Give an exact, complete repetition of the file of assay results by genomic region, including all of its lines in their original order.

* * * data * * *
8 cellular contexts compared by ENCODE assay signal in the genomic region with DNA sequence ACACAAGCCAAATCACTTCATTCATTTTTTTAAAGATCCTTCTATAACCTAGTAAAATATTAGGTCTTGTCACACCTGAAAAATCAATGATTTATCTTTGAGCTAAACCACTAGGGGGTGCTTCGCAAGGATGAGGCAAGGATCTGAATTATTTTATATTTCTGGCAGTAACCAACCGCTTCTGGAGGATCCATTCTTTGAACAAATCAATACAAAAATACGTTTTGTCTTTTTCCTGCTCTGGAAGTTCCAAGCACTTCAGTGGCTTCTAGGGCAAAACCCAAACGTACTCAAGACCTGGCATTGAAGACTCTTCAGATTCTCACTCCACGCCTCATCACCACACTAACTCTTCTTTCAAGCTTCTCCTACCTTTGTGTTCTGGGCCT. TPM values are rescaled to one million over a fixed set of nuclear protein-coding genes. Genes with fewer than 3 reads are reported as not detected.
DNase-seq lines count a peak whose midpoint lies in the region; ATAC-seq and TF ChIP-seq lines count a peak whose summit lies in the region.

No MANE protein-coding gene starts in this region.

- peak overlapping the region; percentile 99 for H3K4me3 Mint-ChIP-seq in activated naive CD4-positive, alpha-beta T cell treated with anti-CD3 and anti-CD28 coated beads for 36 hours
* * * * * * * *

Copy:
8 cellular contexts compared by ENCODE assay signal in the genomic region with DNA sequence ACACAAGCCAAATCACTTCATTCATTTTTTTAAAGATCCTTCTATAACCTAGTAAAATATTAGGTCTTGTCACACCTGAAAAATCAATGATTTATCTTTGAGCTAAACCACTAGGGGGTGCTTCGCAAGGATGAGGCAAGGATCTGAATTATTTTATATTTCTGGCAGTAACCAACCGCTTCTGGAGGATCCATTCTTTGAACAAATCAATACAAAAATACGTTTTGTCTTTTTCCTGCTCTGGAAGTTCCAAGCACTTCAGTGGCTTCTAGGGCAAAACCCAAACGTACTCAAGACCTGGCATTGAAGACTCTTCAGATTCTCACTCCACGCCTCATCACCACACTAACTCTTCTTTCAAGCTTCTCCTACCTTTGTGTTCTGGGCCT. TPM values are rescaled to one million over a fixed set of nuclear protein-coding genes. Genes with fewer than 3 reads are reported as not detected.
DNase-seq lines count a peak whose midpoint lies in the region; ATAC-seq and TF ChIP-seq lines count a peak whose summit lies in the region.

No MANE protein-coding gene starts in this region.

- peak overlapping the region; percentile 99 for H3K4me3 Mint-ChIP-seq in activated naive CD4-positive, alpha-beta T cell treated with anti-CD3 and anti-CD28 coated beads for 36 hours